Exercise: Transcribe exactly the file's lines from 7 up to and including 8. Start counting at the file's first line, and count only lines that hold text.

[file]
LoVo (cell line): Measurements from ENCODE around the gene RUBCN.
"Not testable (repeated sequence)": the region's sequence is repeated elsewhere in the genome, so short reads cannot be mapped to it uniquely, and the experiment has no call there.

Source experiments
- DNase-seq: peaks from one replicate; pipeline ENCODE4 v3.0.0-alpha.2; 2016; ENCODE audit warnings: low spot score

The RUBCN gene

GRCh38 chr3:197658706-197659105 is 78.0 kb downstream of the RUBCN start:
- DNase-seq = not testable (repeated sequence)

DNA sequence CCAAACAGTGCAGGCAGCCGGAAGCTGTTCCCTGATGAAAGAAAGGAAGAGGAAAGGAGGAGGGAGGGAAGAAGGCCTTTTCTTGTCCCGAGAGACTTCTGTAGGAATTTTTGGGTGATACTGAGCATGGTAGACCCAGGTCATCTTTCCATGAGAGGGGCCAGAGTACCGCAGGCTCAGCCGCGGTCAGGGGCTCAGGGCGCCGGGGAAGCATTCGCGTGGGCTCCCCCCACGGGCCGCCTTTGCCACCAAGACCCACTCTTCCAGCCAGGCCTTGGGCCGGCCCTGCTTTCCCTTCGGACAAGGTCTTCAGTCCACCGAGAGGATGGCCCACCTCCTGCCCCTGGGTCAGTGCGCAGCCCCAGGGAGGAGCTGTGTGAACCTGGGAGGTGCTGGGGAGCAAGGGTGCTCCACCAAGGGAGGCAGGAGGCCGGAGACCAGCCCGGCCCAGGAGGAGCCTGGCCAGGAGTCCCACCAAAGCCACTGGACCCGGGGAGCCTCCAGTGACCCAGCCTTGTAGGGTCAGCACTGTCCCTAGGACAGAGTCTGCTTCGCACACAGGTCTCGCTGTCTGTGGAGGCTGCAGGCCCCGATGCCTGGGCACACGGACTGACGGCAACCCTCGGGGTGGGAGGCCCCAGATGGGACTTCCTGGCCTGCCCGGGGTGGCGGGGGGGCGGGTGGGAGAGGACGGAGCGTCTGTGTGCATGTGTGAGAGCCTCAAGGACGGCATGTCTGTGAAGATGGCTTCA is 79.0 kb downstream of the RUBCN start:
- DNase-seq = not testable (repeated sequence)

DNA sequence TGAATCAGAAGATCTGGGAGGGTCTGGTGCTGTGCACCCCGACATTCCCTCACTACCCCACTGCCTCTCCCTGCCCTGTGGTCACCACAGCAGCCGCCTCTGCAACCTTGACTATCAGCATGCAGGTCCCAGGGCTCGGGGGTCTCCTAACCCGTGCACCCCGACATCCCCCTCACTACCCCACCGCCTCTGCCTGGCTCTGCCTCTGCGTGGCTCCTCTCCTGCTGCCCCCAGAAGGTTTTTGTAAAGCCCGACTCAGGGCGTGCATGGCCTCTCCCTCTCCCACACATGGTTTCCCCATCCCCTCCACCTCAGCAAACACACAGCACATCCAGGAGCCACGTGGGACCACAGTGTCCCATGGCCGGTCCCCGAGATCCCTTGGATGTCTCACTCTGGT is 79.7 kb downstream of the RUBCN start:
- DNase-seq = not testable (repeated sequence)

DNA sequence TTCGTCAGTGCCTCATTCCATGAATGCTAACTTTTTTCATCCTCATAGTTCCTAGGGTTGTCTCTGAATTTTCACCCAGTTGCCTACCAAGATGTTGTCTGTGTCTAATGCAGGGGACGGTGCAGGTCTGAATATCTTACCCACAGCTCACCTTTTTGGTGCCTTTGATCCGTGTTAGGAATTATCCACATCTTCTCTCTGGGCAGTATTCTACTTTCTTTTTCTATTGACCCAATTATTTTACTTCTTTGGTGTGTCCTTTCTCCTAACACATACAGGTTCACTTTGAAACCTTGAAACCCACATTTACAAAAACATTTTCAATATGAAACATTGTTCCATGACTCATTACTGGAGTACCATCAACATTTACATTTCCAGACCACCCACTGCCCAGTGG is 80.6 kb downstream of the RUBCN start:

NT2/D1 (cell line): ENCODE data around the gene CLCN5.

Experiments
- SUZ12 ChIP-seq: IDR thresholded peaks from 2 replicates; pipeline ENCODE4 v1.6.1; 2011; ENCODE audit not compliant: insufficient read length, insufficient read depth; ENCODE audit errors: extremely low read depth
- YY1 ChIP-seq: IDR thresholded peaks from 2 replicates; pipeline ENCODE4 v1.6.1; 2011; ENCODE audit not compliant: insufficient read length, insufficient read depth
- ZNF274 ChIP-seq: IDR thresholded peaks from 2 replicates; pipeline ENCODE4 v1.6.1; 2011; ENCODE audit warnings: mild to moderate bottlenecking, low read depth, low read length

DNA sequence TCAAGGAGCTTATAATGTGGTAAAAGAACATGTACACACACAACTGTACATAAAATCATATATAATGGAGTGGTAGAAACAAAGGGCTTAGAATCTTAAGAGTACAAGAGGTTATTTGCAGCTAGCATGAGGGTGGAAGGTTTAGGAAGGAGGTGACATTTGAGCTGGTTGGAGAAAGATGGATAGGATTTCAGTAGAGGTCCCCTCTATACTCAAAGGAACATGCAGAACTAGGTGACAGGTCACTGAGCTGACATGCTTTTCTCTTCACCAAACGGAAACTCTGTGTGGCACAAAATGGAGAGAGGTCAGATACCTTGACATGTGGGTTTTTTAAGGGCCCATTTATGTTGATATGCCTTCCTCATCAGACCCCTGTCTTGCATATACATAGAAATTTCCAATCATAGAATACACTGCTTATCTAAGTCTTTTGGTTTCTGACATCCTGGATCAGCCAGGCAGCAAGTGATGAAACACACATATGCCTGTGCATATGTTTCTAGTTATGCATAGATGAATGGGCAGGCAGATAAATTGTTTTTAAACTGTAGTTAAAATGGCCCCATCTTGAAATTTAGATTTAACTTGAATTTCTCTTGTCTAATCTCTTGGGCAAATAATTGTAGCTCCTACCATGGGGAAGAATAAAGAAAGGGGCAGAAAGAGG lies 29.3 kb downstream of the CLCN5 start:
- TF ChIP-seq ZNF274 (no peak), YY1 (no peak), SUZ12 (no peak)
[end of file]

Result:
- DNase-seq = not testable (repeated sequence)

DNA sequence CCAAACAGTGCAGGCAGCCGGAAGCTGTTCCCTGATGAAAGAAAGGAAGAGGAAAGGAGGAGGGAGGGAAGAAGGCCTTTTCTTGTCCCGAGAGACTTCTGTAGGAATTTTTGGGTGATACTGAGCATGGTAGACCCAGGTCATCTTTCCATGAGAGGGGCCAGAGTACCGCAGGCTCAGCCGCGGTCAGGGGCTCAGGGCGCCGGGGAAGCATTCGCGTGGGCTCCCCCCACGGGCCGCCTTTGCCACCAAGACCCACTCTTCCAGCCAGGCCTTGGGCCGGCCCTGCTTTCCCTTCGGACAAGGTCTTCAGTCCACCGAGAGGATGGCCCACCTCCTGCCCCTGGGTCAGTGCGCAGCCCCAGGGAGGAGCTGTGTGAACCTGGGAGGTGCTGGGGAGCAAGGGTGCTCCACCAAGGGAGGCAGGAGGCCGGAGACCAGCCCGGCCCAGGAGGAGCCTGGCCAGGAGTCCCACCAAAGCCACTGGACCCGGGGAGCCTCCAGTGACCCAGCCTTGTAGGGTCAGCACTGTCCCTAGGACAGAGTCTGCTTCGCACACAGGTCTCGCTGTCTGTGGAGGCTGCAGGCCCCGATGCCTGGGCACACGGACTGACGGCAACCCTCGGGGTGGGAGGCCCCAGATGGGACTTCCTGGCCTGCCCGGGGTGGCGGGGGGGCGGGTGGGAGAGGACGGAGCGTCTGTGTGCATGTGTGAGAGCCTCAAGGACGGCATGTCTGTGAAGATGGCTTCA is 79.0 kb downstream of the RUBCN start: